Anthony Wilding: A Sporting Life
Len and Shelley Richardson
Canterbury University Press, $49.95,
New Zealand seems to produce a sports champion of world significance every year or two these days: Rob Waddell, Sarah Ulmer, Michael Campbell, Hamish Carter, the Evers-Swindells … . The list is growing exponentially.
It wasn’t always like that. Because of its size and isolation, New Zealand struggled to make any sort of impact in world sport before WWII. Sure, we did well in some Empire sports like rugby union and rugby league, but not in the global sports. That’s why Olympic champion athlete Jack Lovelock and pioneering aviatrix Jean Batten were such immense figures in the 1930s. If we go back another generation, there was one New Zealand sportsman who beat the best in the world, and gave his countrymen enormous pride – tennis star Anthony Wilding.
Wilding, the product of a wealthy Christchurch family, could have been a champion cricketer, but decided after arriving at Cambridge University in 1902 that tennis was his game. What an impact he made. Four times a Wimbledon singles champion, four times a doubles champion, four times a key figure in the Davis Cup-winning team, the French champion, an Olympic medallist. But there was much more to Wilding than victories and trophies. The handsome New Zealander was a matinée idol. Women swooned at Wimbledon when he stepped on to Centre Court. He was tall, flaxen-haired, physically imposing and ever-popular, and was the early 20th century equivalent of a tabloid figure – the public could not read enough about him.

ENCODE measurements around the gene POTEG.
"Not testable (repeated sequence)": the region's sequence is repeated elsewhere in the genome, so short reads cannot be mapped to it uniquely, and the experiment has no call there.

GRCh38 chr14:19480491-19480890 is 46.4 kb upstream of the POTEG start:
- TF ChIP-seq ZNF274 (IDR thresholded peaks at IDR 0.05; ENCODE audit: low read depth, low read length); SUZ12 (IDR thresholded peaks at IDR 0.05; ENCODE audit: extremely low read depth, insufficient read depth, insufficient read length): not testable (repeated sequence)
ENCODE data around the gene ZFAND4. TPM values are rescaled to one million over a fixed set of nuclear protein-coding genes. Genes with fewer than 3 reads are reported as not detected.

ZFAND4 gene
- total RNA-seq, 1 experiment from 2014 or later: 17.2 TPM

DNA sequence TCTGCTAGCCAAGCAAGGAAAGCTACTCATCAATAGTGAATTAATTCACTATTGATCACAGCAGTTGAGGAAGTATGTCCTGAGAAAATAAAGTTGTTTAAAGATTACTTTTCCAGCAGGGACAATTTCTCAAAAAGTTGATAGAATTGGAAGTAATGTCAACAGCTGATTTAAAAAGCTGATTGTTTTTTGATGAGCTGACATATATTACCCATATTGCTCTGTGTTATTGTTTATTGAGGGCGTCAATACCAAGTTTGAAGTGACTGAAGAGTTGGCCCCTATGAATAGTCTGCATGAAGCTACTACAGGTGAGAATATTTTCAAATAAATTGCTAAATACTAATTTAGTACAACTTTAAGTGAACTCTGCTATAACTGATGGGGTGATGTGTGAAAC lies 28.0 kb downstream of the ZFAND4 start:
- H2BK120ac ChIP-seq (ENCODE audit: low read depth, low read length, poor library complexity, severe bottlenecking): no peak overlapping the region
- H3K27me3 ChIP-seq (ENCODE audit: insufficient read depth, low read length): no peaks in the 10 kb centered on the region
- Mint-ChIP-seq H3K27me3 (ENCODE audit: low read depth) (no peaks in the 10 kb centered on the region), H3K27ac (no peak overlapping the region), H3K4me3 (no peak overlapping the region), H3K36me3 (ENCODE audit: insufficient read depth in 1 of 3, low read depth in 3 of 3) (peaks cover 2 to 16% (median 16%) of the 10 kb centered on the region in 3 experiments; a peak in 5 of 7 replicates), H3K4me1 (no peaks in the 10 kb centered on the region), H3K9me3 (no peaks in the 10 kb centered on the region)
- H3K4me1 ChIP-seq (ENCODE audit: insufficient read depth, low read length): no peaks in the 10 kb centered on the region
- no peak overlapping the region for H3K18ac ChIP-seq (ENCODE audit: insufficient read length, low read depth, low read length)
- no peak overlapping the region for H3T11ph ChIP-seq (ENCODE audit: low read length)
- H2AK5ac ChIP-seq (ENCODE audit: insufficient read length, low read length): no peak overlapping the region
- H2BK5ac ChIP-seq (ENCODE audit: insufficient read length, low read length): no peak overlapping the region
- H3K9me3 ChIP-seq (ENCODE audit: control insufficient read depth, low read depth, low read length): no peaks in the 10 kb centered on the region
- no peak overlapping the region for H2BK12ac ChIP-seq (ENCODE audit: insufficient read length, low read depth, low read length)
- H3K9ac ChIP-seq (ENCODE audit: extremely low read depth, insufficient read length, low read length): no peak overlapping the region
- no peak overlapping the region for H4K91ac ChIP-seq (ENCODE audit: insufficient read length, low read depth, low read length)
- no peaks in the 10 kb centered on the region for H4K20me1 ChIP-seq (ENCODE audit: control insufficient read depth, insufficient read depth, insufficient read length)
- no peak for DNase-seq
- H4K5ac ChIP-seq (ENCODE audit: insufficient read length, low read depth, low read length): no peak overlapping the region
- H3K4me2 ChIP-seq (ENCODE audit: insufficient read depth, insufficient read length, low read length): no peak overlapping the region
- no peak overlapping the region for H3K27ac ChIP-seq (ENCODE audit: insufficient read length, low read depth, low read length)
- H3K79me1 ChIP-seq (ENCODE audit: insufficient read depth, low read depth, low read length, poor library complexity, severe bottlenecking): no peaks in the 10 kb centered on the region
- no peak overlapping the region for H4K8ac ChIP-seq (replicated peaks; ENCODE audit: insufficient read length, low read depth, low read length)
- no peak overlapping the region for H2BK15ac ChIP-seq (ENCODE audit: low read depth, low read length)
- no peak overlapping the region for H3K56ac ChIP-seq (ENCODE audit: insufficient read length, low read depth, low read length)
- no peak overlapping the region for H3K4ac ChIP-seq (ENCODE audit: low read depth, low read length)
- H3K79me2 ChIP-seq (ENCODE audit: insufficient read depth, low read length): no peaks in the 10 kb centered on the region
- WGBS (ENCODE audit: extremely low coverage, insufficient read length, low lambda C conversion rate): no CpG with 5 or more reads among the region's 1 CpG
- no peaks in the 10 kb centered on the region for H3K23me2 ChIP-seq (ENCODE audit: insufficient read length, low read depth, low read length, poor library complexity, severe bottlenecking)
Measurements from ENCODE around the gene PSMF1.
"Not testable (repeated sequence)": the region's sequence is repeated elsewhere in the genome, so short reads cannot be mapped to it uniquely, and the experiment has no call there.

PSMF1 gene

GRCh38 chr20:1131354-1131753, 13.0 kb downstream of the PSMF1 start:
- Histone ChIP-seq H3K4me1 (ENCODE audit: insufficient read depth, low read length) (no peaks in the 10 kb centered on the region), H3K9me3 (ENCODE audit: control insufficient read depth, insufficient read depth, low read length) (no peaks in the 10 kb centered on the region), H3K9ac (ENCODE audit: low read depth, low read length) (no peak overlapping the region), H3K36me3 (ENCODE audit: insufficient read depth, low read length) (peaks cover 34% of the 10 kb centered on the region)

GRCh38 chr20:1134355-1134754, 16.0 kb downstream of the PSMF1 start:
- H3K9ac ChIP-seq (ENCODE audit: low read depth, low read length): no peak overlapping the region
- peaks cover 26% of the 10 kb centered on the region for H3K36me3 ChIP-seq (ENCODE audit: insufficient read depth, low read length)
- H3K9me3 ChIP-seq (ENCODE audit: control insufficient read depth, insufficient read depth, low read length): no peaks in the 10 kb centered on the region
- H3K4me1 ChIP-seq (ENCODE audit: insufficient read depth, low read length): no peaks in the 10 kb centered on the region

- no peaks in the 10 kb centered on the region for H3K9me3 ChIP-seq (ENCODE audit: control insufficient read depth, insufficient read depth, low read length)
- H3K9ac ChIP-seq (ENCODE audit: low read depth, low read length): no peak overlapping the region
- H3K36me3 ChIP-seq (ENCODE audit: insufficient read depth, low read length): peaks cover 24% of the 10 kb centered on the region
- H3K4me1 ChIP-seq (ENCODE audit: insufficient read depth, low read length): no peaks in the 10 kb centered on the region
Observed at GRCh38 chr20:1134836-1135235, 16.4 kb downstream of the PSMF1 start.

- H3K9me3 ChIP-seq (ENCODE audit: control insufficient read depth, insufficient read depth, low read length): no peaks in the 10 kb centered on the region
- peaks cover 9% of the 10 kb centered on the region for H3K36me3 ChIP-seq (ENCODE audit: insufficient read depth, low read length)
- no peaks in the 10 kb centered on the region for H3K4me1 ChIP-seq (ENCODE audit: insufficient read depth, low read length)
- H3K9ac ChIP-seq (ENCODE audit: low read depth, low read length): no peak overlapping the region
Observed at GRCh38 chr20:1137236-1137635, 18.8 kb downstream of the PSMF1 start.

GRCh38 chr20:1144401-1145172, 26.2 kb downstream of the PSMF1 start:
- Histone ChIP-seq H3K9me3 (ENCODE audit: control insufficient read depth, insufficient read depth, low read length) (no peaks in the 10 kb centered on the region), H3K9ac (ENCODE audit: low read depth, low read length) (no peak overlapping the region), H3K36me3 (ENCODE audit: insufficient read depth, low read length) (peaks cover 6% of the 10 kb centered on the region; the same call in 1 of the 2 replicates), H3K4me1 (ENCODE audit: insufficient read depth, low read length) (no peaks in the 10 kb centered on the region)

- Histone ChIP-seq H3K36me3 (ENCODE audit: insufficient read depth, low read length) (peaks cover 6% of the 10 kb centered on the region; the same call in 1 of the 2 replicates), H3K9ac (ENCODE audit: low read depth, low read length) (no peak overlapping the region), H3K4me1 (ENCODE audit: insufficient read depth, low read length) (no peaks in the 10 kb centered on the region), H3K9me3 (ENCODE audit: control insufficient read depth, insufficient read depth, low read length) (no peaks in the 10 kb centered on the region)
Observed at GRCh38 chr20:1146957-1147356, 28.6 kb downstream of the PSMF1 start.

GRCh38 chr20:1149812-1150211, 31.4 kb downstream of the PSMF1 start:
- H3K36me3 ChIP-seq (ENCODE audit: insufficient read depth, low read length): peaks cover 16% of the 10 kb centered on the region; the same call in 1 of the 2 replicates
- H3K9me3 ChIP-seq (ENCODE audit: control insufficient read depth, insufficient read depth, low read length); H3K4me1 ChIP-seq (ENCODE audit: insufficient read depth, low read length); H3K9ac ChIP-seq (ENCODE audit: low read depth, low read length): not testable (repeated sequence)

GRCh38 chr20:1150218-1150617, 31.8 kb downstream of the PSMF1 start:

It’s been strange, then, that since English journalist Wallis Myers’s Captain Anthony Wilding, published in 1916, there has been no significant biography of Wilding. Myers’ book, and Wilding’s autobiography published in 1912, three years before his death while fighting in WWI, are the only substantial books on this charismatic and brilliant sportsman. Until now. Christchurch academics Len and Shelley Richardson have combined to write Anthony Wilding: A Sporting Life, and what a fine job they’ve done. Their meticulously researched book takes a bit of reading – it tops 160,000 words. It’s a pity the publishers didn’t see fit to produce such a substantial work in hardback.
From a distance of nearly 100 years, the Richardsons have managed to give readers a real insight into the personality of Wilding and, as importantly, a peep at life in those times. They take us through the English university set, explore the glamour spots of Europe, like the Riviera, travel behind what later became known as the Iron Curtain, and also focus on Christchurch in its early years.
The Richardsons have been assisted by the vast amount of material available on Wilding. His hundreds of letters home, the diaries/scrapbooks kept so meticulously by his mother Julia, these and other Wilding family papers have formed the basis of this book, though the authors have searched widely for extra scraps of information and deserve credit for some of their discoveries – their effort in uncovering a long-forgotten Radio New Zealand interview with Frank Wilding about his brother is just one example of their ceaseless quest for information.